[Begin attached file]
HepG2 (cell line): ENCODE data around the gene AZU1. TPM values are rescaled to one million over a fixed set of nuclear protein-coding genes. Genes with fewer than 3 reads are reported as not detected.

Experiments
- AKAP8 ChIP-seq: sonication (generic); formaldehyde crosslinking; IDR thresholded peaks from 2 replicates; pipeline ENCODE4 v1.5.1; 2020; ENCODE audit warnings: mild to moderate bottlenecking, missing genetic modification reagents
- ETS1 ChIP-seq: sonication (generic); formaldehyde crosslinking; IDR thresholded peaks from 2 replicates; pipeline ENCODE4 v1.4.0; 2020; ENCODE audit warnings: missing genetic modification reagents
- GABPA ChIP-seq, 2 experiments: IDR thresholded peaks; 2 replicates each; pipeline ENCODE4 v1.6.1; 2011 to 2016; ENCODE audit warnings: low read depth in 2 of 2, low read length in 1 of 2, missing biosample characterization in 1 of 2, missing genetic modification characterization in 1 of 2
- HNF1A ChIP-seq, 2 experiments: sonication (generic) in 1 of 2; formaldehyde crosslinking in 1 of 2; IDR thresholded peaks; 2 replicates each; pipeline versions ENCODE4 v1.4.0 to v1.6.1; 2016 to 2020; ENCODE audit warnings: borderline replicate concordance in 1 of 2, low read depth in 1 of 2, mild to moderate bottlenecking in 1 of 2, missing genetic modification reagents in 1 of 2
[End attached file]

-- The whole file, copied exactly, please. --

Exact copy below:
HepG2 (cell line): ENCODE data around the gene AZU1. TPM values are rescaled to one million over a fixed set of nuclear protein-coding genes. Genes with fewer than 3 reads are reported as not detected.

Experiments
- AKAP8 ChIP-seq: sonication (generic); formaldehyde crosslinking; IDR thresholded peaks from 2 replicates; pipeline ENCODE4 v1.5.1; 2020; ENCODE audit warnings: mild to moderate bottlenecking, missing genetic modification reagents
- ETS1 ChIP-seq: sonication (generic); formaldehyde crosslinking; IDR thresholded peaks from 2 replicates; pipeline ENCODE4 v1.4.0; 2020; ENCODE audit warnings: missing genetic modification reagents
- GABPA ChIP-seq, 2 experiments: IDR thresholded peaks; 2 replicates each; pipeline ENCODE4 v1.6.1; 2011 to 2016; ENCODE audit warnings: low read depth in 2 of 2, low read length in 1 of 2, missing biosample characterization in 1 of 2, missing genetic modification characterization in 1 of 2
- HNF1A ChIP-seq, 2 experiments: sonication (generic) in 1 of 2; formaldehyde crosslinking in 1 of 2; IDR thresholded peaks; 2 replicates each; pipeline versions ENCODE4 v1.4.0 to v1.6.1; 2016 to 2020; ENCODE audit warnings: borderline replicate concordance in 1 of 2, low read depth in 1 of 2, mild to moderate bottlenecking in 1 of 2, missing genetic modification reagents in 1 of 2